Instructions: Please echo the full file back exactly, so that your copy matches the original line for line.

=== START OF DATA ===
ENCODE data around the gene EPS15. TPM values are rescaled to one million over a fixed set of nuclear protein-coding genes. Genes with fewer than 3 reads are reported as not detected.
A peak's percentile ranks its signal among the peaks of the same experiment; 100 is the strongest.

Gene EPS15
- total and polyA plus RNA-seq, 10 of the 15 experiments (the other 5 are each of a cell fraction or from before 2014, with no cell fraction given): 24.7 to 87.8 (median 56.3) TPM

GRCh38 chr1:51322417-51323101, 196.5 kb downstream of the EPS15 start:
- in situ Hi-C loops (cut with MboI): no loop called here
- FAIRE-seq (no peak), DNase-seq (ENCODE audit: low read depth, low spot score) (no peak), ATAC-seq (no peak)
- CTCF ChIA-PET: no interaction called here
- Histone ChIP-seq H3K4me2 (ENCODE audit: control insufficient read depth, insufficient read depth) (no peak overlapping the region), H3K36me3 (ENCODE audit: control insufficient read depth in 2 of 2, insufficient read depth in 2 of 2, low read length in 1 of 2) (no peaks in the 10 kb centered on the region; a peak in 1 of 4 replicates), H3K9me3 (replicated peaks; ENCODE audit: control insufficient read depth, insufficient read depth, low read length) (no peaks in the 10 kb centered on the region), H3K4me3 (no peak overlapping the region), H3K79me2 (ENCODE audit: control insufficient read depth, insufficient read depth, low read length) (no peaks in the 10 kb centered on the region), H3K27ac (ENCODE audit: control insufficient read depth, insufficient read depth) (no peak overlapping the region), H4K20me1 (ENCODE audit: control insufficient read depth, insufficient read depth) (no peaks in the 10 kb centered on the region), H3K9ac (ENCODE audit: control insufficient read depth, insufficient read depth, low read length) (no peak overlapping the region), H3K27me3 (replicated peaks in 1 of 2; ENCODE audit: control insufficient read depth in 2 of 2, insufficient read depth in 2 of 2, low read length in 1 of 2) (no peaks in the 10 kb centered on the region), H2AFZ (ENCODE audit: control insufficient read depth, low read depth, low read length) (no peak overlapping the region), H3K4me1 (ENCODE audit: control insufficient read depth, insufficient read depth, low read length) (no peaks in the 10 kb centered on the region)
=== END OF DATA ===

ENCODE data around the gene EPS15. TPM values are rescaled to one million over a fixed set of nuclear protein-coding genes. Genes with fewer than 3 reads are reported as not detected.
A peak's percentile ranks its signal among the peaks of the same experiment; 100 is the strongest.

Gene EPS15
- total and polyA plus RNA-seq, 10 of the 15 experiments (the other 5 are each of a cell fraction or from before 2014, with no cell fraction given): 24.7 to 87.8 (median 56.3) TPM

GRCh38 chr1:51322417-51323101, 196.5 kb downstream of the EPS15 start:
- in situ Hi-C loops (cut with MboI): no loop called here
- FAIRE-seq (no peak), DNase-seq (ENCODE audit: low read depth, low spot score) (no peak), ATAC-seq (no peak)
- CTCF ChIA-PET: no interaction called here
- Histone ChIP-seq H3K4me2 (ENCODE audit: control insufficient read depth, insufficient read depth) (no peak overlapping the region), H3K36me3 (ENCODE audit: control insufficient read depth in 2 of 2, insufficient read depth in 2 of 2, low read length in 1 of 2) (no peaks in the 10 kb centered on the region; a peak in 1 of 4 replicates), H3K9me3 (replicated peaks; ENCODE audit: control insufficient read depth, insufficient read depth, low read length) (no peaks in the 10 kb centered on the region), H3K4me3 (no peak overlapping the region), H3K79me2 (ENCODE audit: control insufficient read depth, insufficient read depth, low read length) (no peaks in the 10 kb centered on the region), H3K27ac (ENCODE audit: control insufficient read depth, insufficient read depth) (no peak overlapping the region), H4K20me1 (ENCODE audit: control insufficient read depth, insufficient read depth) (no peaks in the 10 kb centered on the region), H3K9ac (ENCODE audit: control insufficient read depth, insufficient read depth, low read length) (no peak overlapping the region), H3K27me3 (replicated peaks in 1 of 2; ENCODE audit: control insufficient read depth in 2 of 2, insufficient read depth in 2 of 2, low read length in 1 of 2) (no peaks in the 10 kb centered on the region), H2AFZ (ENCODE audit: control insufficient read depth, low read depth, low read length) (no peak overlapping the region), H3K4me1 (ENCODE audit: control insufficient read depth, insufficient read depth, low read length) (no peaks in the 10 kb centered on the region)